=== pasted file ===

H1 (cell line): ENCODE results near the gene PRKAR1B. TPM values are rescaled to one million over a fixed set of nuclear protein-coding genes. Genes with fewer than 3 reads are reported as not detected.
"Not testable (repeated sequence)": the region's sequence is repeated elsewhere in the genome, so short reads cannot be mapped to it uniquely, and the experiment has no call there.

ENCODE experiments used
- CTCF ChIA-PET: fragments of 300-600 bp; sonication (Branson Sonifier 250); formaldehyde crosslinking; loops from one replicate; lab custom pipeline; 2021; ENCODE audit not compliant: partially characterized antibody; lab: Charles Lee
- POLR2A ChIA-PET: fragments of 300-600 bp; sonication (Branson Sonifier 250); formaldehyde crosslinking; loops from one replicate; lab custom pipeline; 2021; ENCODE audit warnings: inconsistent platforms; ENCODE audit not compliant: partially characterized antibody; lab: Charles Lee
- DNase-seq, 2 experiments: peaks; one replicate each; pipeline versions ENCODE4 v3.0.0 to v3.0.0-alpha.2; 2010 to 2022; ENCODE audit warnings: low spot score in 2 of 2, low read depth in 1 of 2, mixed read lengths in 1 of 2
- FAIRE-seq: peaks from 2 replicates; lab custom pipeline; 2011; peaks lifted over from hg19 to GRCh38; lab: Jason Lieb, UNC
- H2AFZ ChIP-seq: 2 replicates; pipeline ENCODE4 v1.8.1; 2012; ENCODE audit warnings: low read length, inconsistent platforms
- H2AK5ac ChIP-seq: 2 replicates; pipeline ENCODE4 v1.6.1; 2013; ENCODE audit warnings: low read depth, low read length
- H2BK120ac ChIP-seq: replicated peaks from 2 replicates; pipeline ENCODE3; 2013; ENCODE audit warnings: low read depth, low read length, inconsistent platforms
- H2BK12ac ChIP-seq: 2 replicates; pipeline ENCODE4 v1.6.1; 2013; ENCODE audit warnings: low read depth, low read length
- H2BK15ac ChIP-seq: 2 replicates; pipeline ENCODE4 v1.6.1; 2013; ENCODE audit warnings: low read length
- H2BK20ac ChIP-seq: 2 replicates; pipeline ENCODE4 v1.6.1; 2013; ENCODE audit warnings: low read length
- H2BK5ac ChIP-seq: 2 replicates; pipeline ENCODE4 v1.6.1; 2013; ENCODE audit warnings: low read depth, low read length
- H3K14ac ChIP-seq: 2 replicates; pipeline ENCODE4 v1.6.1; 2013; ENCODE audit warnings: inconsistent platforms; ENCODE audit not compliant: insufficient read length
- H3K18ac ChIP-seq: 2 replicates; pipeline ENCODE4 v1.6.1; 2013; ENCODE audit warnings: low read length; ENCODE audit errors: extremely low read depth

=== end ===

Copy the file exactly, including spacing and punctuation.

H1 (cell line): ENCODE results near the gene PRKAR1B. TPM values are rescaled to one million over a fixed set of nuclear protein-coding genes. Genes with fewer than 3 reads are reported as not detected.
"Not testable (repeated sequence)": the region's sequence is repeated elsewhere in the genome, so short reads cannot be mapped to it uniquely, and the experiment has no call there.

ENCODE experiments used
- CTCF ChIA-PET: fragments of 300-600 bp; sonication (Branson Sonifier 250); formaldehyde crosslinking; loops from one replicate; lab custom pipeline; 2021; ENCODE audit not compliant: partially characterized antibody; lab: Charles Lee
- POLR2A ChIA-PET: fragments of 300-600 bp; sonication (Branson Sonifier 250); formaldehyde crosslinking; loops from one replicate; lab custom pipeline; 2021; ENCODE audit warnings: inconsistent platforms; ENCODE audit not compliant: partially characterized antibody; lab: Charles Lee
- DNase-seq, 2 experiments: peaks; one replicate each; pipeline versions ENCODE4 v3.0.0 to v3.0.0-alpha.2; 2010 to 2022; ENCODE audit warnings: low spot score in 2 of 2, low read depth in 1 of 2, mixed read lengths in 1 of 2
- FAIRE-seq: peaks from 2 replicates; lab custom pipeline; 2011; peaks lifted over from hg19 to GRCh38; lab: Jason Lieb, UNC
- H2AFZ ChIP-seq: 2 replicates; pipeline ENCODE4 v1.8.1; 2012; ENCODE audit warnings: low read length, inconsistent platforms
- H2AK5ac ChIP-seq: 2 replicates; pipeline ENCODE4 v1.6.1; 2013; ENCODE audit warnings: low read depth, low read length
- H2BK120ac ChIP-seq: replicated peaks from 2 replicates; pipeline ENCODE3; 2013; ENCODE audit warnings: low read depth, low read length, inconsistent platforms
- H2BK12ac ChIP-seq: 2 replicates; pipeline ENCODE4 v1.6.1; 2013; ENCODE audit warnings: low read depth, low read length
- H2BK15ac ChIP-seq: 2 replicates; pipeline ENCODE4 v1.6.1; 2013; ENCODE audit warnings: low read length
- H2BK20ac ChIP-seq: 2 replicates; pipeline ENCODE4 v1.6.1; 2013; ENCODE audit warnings: low read length
- H2BK5ac ChIP-seq: 2 replicates; pipeline ENCODE4 v1.6.1; 2013; ENCODE audit warnings: low read depth, low read length
- H3K14ac ChIP-seq: 2 replicates; pipeline ENCODE4 v1.6.1; 2013; ENCODE audit warnings: inconsistent platforms; ENCODE audit not compliant: insufficient read length
- H3K18ac ChIP-seq: 2 replicates; pipeline ENCODE4 v1.6.1; 2013; ENCODE audit warnings: low read length; ENCODE audit errors: extremely low read depth